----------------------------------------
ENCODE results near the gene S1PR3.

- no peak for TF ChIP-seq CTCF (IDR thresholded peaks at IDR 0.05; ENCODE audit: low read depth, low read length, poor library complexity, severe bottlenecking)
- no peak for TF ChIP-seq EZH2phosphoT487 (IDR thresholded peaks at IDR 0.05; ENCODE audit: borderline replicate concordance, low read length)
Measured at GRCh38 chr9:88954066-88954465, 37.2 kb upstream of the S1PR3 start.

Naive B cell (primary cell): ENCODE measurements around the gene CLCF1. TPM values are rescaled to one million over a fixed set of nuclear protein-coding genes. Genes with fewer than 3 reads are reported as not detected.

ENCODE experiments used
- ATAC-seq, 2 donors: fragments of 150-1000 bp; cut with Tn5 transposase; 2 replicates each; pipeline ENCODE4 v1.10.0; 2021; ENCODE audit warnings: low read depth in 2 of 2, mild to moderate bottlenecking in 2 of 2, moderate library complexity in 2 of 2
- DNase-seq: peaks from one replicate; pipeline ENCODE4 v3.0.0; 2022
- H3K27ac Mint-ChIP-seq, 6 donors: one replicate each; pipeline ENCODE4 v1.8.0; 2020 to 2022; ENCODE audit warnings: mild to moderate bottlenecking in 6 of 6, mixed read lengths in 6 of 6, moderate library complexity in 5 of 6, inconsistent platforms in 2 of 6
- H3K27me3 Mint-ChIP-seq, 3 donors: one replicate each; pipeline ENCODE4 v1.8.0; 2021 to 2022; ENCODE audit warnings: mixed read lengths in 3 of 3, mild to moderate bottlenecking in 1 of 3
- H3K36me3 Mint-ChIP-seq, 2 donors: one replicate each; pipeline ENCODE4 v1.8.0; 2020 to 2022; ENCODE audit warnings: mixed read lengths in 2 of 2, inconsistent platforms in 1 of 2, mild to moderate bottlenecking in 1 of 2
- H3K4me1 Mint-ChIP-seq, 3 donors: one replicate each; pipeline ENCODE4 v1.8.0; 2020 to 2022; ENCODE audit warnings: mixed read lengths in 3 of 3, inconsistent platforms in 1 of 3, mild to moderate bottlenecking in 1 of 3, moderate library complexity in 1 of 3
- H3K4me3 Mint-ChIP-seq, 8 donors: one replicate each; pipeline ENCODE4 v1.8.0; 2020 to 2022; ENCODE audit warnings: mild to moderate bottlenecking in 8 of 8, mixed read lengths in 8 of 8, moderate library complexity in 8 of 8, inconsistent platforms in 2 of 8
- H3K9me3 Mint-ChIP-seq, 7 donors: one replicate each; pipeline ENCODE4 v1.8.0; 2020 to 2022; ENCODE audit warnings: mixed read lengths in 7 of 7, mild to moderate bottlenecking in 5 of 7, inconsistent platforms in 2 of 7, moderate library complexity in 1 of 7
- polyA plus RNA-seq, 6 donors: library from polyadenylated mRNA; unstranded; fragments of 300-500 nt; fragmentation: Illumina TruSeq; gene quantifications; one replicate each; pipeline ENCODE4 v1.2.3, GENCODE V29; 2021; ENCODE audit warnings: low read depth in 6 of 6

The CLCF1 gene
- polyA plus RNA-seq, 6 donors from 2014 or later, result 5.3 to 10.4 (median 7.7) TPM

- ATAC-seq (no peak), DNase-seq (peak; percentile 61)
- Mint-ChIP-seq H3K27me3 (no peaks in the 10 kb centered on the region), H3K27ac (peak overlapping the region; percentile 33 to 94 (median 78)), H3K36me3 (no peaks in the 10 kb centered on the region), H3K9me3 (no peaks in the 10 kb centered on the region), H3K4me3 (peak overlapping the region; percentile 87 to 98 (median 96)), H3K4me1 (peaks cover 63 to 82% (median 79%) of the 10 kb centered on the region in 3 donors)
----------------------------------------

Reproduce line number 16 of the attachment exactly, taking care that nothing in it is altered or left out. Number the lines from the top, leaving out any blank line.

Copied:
The CLCF1 gene